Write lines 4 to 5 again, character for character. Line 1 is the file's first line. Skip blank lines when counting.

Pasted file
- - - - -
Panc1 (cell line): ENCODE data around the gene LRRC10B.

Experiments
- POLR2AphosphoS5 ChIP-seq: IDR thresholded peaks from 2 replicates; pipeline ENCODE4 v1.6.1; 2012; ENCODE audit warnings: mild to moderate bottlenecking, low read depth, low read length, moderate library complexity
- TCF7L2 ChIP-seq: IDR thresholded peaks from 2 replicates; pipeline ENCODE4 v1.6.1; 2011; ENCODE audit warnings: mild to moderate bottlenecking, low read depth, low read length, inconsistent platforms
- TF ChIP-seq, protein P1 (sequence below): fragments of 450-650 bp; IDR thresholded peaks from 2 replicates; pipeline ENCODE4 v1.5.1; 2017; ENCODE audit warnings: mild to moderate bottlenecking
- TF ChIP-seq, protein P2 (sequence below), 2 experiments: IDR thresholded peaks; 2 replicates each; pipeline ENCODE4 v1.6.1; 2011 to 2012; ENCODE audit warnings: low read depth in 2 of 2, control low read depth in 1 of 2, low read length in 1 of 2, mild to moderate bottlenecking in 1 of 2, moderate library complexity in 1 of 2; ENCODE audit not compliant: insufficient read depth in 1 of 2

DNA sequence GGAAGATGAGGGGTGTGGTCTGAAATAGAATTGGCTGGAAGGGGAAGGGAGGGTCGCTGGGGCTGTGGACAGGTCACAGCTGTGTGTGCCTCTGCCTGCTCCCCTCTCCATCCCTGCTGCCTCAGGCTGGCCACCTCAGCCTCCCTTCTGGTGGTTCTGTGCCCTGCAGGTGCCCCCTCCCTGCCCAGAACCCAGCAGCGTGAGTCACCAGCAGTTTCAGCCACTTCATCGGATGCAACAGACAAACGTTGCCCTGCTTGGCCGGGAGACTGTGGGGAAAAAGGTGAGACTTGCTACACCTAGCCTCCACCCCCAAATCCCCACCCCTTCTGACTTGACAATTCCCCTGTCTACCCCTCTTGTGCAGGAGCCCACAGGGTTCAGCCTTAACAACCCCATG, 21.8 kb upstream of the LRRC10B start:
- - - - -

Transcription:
- TCF7L2 ChIP-seq: IDR thresholded peaks from 2 replicates; pipeline ENCODE4 v1.6.1; 2011; ENCODE audit warnings: mild to moderate bottlenecking, low read depth, low read length, inconsistent platforms
- TF ChIP-seq, protein P1 (sequence below): fragments of 450-650 bp; IDR thresholded peaks from 2 replicates; pipeline ENCODE4 v1.5.1; 2017; ENCODE audit warnings: mild to moderate bottlenecking